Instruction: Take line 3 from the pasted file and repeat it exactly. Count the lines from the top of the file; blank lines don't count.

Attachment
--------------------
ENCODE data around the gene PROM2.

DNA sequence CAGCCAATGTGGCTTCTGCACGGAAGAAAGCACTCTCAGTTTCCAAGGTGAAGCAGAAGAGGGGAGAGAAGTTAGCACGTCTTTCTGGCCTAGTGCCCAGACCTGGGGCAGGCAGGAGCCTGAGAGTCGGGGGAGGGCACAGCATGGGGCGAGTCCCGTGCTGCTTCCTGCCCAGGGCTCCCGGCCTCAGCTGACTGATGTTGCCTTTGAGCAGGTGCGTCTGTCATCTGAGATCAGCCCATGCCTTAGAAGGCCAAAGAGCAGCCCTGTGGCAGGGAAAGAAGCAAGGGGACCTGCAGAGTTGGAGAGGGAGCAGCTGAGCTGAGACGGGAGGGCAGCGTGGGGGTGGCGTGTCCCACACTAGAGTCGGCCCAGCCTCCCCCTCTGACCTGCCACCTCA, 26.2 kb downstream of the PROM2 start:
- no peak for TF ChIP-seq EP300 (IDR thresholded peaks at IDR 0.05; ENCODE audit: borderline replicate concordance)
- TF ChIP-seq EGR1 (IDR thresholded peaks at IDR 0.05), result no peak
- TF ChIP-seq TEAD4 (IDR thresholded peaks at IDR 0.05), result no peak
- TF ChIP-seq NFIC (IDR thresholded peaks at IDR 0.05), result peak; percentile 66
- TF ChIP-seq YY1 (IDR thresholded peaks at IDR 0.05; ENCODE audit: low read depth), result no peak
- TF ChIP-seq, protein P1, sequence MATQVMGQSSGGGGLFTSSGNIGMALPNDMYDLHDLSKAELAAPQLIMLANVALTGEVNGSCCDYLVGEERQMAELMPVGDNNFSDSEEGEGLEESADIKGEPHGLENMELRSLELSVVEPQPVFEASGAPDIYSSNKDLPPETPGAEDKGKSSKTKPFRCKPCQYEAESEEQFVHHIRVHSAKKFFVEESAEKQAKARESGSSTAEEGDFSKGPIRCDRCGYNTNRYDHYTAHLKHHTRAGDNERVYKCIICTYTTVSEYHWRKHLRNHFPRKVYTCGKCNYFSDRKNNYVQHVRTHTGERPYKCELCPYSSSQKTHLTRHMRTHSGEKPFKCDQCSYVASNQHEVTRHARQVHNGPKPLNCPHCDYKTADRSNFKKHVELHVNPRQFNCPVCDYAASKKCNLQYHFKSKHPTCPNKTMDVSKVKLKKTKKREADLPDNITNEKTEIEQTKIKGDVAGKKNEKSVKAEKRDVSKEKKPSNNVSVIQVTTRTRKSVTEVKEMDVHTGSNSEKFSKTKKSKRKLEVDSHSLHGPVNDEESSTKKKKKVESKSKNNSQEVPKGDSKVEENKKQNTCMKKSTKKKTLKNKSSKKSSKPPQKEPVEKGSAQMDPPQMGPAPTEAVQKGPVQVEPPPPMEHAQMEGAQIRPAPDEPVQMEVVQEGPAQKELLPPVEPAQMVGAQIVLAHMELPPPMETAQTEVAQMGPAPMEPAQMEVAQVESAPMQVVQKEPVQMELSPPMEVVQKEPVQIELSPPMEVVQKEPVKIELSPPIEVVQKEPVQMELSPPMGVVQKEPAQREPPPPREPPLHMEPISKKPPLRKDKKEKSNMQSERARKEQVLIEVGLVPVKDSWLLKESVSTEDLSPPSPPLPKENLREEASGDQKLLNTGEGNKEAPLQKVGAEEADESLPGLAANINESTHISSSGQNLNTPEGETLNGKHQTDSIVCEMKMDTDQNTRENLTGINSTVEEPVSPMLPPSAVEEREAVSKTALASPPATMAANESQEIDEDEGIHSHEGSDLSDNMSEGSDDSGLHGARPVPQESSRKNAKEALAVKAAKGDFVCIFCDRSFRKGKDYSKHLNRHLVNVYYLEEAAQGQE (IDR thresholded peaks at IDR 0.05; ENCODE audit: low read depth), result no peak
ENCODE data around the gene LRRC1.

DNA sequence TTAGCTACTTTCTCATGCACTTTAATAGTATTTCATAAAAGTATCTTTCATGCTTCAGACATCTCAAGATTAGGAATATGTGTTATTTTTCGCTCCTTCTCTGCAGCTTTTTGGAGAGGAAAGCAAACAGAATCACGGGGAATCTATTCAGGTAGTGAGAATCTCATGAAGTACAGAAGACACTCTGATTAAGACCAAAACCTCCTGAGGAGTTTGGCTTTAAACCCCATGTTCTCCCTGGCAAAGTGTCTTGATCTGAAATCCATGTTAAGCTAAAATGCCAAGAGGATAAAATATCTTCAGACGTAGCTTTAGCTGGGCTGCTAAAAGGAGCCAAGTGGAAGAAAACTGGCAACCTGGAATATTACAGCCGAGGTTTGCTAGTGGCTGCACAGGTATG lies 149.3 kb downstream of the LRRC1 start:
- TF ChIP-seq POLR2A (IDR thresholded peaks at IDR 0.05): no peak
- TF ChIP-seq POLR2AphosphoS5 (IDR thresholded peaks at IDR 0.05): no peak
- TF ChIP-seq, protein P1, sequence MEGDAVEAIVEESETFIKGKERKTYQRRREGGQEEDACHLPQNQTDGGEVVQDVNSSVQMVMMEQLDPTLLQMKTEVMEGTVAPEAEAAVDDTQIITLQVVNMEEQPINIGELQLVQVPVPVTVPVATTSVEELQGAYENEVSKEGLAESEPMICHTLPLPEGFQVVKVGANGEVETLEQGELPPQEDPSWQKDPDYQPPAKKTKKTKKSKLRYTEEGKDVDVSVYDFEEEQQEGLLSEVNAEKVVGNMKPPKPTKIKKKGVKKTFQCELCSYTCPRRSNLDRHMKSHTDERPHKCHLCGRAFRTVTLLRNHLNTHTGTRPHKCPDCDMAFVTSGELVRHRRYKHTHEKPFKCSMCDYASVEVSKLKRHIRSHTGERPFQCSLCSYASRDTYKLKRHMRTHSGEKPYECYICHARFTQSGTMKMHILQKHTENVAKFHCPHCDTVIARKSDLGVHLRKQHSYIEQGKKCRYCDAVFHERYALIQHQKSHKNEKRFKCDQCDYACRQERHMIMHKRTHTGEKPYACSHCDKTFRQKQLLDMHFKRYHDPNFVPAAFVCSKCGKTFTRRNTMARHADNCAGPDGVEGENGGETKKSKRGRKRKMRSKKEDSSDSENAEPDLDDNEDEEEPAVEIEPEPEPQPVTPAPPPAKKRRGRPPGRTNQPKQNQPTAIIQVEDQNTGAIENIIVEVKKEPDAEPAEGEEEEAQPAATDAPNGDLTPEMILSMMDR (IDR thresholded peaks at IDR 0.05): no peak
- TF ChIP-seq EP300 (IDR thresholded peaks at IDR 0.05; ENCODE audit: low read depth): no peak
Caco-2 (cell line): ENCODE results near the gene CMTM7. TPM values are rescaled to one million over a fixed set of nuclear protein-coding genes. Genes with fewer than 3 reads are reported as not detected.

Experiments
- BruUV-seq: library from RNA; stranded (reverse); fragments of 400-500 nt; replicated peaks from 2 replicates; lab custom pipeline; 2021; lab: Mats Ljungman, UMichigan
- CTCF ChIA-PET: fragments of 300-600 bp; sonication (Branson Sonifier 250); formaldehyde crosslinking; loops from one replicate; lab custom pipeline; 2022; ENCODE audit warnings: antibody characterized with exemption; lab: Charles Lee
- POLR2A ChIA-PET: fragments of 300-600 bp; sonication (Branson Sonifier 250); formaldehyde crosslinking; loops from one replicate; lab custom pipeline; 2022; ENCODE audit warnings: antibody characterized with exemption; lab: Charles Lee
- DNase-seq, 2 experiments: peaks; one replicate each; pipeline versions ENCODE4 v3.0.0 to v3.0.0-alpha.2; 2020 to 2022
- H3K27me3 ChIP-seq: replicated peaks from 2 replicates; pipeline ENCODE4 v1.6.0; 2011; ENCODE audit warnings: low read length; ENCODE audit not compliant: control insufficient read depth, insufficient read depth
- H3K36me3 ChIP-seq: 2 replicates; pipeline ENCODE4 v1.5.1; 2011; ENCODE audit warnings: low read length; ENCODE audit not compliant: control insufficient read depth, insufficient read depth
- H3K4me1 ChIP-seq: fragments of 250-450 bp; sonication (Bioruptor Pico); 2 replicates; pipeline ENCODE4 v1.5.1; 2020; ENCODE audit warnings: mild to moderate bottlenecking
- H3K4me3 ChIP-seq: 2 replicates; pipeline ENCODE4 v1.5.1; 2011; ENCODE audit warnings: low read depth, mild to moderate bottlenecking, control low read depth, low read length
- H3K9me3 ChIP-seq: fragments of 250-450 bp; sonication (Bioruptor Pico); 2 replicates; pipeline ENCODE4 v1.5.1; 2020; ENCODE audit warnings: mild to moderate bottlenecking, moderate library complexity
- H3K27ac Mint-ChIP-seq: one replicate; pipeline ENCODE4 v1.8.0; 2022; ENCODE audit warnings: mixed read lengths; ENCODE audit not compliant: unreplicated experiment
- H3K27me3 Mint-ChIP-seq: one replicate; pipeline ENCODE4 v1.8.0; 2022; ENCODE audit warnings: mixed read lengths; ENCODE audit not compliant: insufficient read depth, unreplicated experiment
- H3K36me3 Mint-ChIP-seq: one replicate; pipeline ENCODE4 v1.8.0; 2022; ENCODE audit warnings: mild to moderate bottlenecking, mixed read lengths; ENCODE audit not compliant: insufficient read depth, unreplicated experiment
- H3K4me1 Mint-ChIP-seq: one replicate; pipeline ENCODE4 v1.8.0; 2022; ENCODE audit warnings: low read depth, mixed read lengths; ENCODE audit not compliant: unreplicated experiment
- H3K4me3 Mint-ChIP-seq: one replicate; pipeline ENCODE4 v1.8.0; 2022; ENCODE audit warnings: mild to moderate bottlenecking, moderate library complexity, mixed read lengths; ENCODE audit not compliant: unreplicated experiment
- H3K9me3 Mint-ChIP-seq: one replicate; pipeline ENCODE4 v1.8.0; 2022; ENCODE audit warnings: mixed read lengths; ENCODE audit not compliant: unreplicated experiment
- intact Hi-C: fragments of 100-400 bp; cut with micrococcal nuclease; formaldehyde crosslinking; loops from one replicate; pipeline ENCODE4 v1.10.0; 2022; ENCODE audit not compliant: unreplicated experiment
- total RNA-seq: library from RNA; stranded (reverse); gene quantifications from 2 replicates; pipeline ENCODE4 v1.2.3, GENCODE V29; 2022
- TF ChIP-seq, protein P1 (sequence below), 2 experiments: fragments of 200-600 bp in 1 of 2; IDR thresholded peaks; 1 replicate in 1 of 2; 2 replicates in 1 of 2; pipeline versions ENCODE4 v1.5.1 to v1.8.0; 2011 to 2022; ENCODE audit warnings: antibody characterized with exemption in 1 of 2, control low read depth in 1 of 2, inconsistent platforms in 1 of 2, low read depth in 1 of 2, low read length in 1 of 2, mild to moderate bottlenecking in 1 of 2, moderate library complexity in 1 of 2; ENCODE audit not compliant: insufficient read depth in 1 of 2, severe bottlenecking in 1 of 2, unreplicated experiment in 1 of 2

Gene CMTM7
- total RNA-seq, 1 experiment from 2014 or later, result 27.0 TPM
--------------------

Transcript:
- no peak for TF ChIP-seq EP300 (IDR thresholded peaks at IDR 0.05; ENCODE audit: borderline replicate concordance)